Seminole War
The killing of Mico Decoxey (Seminole War 200th)

The restored blockhouse at Fort Gaines stands high atop “the Bluff.” Gen. Gaines was here when he learned that Mico Decoxey was dead.

One of the three remaining Red Stick leaders in West Florida was killed in June 1818, 200 years ago this month.

This article continues a special series that commemorates the 200th anniversary of the First Seminole War. Please click here to see the entire timeline of stories.

The Mico Decoxey was a thorn in the sides of not only Andrew Jackson and U.S. officials, but the Big Warrior and other leaders of the white-allied faction of the Muscogee (Creek) Nation. A follower of the Prophet Josiah Francis, he first raised the “red stick” in 1813 when the Creek War of 1813-1814 began as a civil war between the forces of the Prophet and the followers of the Big Warrior. (Please see Holmes, Econchattimico & Mico Decoxey: West Florida’s Last Red Sticks to learn more about him).

Maj. Gen. Edmund P. Gaines reported the death of the Red Stick chief in a letter to Andrew Jackson. National Archives

By June 1818 he was one of three key leaders still active in Spanish West Florida and was reportedly encamped somewhere on the Chipola River. On June 28, however, he appeared not far from the white settlements that had grown around Fort Gaines on the Chattahoochee River:

I have received the report of the principal chief of Ufaula town, that his warriors yesterday met with the notorious hostile chief called Micko decoxy, near the settlement upon this river, and killed him. Many of the warriors of this chief had previously left him, and returned to the friendly part of the nation; where there is now reason to believe the residue will soon follow. [I]

Maj. Gen. Edmund P. Gaines, author of the above account, was at Fort Gaines when a courier arrived with news of the Mico Decoxey’s death.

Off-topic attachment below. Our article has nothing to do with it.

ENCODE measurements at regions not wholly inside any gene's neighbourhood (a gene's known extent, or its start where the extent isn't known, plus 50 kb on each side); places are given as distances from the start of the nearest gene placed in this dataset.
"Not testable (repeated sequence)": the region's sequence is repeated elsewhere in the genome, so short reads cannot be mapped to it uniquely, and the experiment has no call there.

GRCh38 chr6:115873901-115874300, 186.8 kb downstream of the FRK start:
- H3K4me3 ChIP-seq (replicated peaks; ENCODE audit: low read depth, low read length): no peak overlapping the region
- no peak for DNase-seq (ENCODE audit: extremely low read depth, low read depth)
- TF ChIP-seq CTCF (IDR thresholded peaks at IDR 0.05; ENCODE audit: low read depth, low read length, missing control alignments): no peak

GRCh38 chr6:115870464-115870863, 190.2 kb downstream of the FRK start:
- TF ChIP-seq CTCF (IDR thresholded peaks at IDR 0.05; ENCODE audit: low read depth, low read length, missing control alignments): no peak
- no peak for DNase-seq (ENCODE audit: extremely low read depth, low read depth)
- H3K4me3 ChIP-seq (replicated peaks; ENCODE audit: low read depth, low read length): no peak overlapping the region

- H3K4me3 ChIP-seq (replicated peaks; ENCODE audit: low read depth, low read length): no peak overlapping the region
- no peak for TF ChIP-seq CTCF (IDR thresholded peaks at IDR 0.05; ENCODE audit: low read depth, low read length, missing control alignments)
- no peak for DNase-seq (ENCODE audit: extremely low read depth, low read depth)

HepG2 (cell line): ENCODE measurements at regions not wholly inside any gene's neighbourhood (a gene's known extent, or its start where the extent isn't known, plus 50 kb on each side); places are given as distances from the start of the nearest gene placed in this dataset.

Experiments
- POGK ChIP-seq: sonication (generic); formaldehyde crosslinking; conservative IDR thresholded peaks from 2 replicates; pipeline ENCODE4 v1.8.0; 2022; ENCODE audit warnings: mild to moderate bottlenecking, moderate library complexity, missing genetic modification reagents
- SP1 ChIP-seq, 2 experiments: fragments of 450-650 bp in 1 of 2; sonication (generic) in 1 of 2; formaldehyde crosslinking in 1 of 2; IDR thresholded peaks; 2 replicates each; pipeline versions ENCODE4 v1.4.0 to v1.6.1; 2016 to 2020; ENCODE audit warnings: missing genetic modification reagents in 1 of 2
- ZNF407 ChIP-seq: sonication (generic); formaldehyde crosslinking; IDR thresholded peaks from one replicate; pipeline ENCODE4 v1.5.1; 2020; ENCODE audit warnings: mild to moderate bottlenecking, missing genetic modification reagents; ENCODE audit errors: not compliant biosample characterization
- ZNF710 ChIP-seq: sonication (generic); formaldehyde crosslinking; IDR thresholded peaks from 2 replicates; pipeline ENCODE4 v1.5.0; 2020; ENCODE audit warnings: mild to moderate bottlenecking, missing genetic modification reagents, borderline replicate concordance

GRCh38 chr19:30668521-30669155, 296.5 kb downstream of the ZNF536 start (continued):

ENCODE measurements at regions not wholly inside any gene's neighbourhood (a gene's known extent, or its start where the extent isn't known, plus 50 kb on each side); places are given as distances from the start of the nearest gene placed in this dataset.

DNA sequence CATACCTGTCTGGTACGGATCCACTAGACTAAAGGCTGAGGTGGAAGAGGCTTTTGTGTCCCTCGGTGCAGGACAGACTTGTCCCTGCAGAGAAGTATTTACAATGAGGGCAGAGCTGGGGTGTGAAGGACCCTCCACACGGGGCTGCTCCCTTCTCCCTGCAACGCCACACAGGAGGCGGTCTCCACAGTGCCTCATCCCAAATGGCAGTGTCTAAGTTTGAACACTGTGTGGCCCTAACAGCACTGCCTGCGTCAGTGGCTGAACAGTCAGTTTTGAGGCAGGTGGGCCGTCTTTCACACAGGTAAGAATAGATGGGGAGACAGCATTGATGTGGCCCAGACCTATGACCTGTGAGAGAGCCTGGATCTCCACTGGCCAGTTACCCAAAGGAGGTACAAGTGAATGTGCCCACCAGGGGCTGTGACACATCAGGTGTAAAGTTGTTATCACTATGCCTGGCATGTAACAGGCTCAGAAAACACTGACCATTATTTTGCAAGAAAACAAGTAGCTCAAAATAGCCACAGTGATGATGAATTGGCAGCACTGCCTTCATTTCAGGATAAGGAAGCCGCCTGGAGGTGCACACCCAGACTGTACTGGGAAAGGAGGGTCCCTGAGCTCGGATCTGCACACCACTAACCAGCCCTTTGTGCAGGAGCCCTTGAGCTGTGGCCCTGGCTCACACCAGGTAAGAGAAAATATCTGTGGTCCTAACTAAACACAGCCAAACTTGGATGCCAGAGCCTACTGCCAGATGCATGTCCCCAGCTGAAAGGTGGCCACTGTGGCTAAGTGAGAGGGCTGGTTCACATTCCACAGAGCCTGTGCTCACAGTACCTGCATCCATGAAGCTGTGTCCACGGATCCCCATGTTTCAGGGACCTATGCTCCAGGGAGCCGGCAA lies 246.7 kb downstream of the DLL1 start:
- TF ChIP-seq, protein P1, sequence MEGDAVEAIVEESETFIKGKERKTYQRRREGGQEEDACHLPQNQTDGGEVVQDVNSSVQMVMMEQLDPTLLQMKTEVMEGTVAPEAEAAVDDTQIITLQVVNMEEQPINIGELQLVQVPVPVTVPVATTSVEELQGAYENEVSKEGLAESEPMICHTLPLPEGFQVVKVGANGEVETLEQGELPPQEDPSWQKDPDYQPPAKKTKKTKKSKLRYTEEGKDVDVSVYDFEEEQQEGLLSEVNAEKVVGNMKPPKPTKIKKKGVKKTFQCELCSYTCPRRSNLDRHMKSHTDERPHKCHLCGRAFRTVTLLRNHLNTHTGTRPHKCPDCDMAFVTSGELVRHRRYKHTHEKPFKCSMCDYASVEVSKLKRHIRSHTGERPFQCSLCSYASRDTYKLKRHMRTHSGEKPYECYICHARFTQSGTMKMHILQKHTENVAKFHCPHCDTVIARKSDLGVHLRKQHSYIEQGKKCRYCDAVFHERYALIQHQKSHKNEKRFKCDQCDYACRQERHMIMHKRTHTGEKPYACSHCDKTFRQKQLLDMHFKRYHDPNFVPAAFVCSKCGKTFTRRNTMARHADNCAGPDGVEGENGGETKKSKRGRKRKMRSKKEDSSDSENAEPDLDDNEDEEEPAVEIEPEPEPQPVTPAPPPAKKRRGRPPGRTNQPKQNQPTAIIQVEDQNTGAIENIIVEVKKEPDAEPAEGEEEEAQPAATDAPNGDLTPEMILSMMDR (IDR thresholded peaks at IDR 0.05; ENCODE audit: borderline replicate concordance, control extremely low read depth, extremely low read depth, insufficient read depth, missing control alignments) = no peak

The killing of the Red Stick chief by the warriors of Eufaula Talofa is somewhat surprising, as these same men had earlier been accused of being friendly with the forces at war against the United States. By late June 1818, however, the outcome of the war was no longer in doubt.

Hundreds of non-combatant from bands such as the one led by the Mico Decoxey descended on the Chattahoochee River towns of Eufaula and Okitiyakani to beg for food and help. The huge influx of refugees strained supplies to the limit and everyone was going hungry. Gen. Gaines gave orders for the army to help:

The modern city of Eufaula takes its name from the Creek Indian village that stood in the vicinity in the 18th-19th centuries.

…I have ascertained from the reports of the chiefs, as well as from the statements of interpreters, and the white inhabitants here, that in consequence of the great number of women and children of the hostile party having taken refuge among the friendly Indians of Ufaule and oak,te,ok,o,ne, their corn and other provisions have been for the most part eaten up, and they are now suffering with hunger. I have therefore ordered a small supply from the contractors store at Fort Scott for these towns. Inclosed I send a copy of my order, which I hope you will approve. [II]

Gaines was writing to his commanding officer, Maj. Gen. Andrew Jackson. Old Hickory approved giving food to the starving people at Eufaula Talofa and Okitiyakani and six barrels of flour, three barrels of pork and four gallons of salt went to each town from the army stores at Fort Gaines and Fort Scott.

The death of Mico Decoxey left only two key Red Stick leaders still alive and fighting west of the Apalachicola and Chattahoochee Rivers. Econchattimico was somewhere on the Chipola and Holmes was at the Big Spring of the Choctawhatchee.

This series will continue. To learn more about historic Fort Gaines, please consider Dale Cox’s book Fort Gaines, Georgia: A Military History.

These books will tell you more about the First Seminole War. All are available in both print and Kindle formats.


[I] Maj. Gen. Edmund P. Gaines to Maj. Gen. Andrew Jackson, June 29, 1818, Jackson Papers, Library of Congress.

[II] Ibid.

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